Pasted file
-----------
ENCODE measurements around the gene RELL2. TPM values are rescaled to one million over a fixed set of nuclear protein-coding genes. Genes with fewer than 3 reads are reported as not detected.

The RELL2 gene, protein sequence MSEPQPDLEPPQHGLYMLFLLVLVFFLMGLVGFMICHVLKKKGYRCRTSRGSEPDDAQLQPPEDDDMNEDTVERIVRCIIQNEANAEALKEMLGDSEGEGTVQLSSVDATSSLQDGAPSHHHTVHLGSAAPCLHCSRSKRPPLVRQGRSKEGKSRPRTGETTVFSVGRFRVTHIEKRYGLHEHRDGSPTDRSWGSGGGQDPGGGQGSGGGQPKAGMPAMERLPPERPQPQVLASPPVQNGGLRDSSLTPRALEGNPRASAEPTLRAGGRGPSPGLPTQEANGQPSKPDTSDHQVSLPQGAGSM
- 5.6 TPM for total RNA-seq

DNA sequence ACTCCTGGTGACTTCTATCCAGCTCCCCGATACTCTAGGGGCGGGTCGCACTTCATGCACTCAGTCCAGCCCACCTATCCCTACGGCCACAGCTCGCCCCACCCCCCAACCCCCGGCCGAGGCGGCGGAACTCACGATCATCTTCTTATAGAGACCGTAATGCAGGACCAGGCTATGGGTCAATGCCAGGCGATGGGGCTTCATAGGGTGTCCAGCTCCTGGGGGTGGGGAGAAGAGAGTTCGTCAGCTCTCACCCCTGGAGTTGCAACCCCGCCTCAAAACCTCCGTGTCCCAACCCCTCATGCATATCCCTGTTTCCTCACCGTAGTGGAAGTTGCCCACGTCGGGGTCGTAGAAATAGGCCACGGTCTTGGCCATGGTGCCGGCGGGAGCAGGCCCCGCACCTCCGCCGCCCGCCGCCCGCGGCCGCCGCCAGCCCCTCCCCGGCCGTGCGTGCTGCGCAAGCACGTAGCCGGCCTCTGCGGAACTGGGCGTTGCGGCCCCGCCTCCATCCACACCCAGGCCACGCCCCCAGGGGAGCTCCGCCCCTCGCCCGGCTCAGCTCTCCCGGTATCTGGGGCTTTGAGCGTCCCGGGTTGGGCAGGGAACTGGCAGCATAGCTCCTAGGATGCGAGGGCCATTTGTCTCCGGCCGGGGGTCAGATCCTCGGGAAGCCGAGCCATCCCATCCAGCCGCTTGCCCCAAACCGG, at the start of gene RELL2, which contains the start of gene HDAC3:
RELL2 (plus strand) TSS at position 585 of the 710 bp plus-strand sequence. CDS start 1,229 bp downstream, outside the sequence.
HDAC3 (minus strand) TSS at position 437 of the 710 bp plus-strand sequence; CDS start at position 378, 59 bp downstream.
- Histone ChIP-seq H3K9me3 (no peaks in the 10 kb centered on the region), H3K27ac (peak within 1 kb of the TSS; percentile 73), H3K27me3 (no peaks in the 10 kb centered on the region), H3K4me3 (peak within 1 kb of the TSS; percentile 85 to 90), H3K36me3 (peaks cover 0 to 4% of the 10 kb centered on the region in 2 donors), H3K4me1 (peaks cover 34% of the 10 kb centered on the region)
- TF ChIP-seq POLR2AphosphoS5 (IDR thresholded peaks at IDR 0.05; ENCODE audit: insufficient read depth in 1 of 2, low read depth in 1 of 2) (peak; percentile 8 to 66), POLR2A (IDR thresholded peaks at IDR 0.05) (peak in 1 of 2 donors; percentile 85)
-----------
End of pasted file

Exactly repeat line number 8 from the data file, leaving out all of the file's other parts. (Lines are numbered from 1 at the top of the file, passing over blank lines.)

- TF ChIP-seq POLR2AphosphoS5 (IDR thresholded peaks at IDR 0.05; ENCODE audit: insufficient read depth in 1 of 2, low read depth in 1 of 2) (peak; percentile 8 to 66), POLR2A (IDR thresholded peaks at IDR 0.05) (peak in 1 of 2 donors; percentile 85)